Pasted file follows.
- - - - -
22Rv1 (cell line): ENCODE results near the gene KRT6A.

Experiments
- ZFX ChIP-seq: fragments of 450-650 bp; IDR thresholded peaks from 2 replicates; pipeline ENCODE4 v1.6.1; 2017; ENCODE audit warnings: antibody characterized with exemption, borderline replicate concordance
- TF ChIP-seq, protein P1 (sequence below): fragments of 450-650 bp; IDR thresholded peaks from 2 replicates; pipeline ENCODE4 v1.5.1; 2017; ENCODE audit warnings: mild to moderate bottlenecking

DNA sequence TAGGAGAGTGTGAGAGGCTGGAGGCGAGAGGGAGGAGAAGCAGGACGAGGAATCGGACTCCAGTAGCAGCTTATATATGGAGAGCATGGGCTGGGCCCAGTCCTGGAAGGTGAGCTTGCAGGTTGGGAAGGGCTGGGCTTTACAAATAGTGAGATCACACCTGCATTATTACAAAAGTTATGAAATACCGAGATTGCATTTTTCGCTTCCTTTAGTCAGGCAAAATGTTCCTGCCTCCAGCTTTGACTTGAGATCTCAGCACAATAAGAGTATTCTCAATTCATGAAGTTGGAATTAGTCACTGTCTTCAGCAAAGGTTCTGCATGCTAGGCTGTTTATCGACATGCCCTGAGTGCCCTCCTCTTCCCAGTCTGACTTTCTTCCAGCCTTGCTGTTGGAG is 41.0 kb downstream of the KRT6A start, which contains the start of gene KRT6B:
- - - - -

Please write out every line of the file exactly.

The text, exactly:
22Rv1 (cell line): ENCODE results near the gene KRT6A.

Experiments
- ZFX ChIP-seq: fragments of 450-650 bp; IDR thresholded peaks from 2 replicates; pipeline ENCODE4 v1.6.1; 2017; ENCODE audit warnings: antibody characterized with exemption, borderline replicate concordance
- TF ChIP-seq, protein P1 (sequence below): fragments of 450-650 bp; IDR thresholded peaks from 2 replicates; pipeline ENCODE4 v1.5.1; 2017; ENCODE audit warnings: mild to moderate bottlenecking

DNA sequence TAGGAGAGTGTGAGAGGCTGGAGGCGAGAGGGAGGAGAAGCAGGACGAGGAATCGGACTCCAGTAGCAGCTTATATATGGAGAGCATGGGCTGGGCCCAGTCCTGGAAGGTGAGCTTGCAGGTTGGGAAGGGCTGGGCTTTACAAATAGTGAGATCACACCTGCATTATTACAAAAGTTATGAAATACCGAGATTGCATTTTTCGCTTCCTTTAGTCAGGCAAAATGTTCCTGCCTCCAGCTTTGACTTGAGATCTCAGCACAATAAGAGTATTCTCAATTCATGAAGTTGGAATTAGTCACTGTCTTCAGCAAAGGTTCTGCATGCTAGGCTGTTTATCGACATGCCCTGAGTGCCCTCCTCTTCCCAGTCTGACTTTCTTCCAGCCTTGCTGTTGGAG is 41.0 kb downstream of the KRT6A start, which contains the start of gene KRT6B: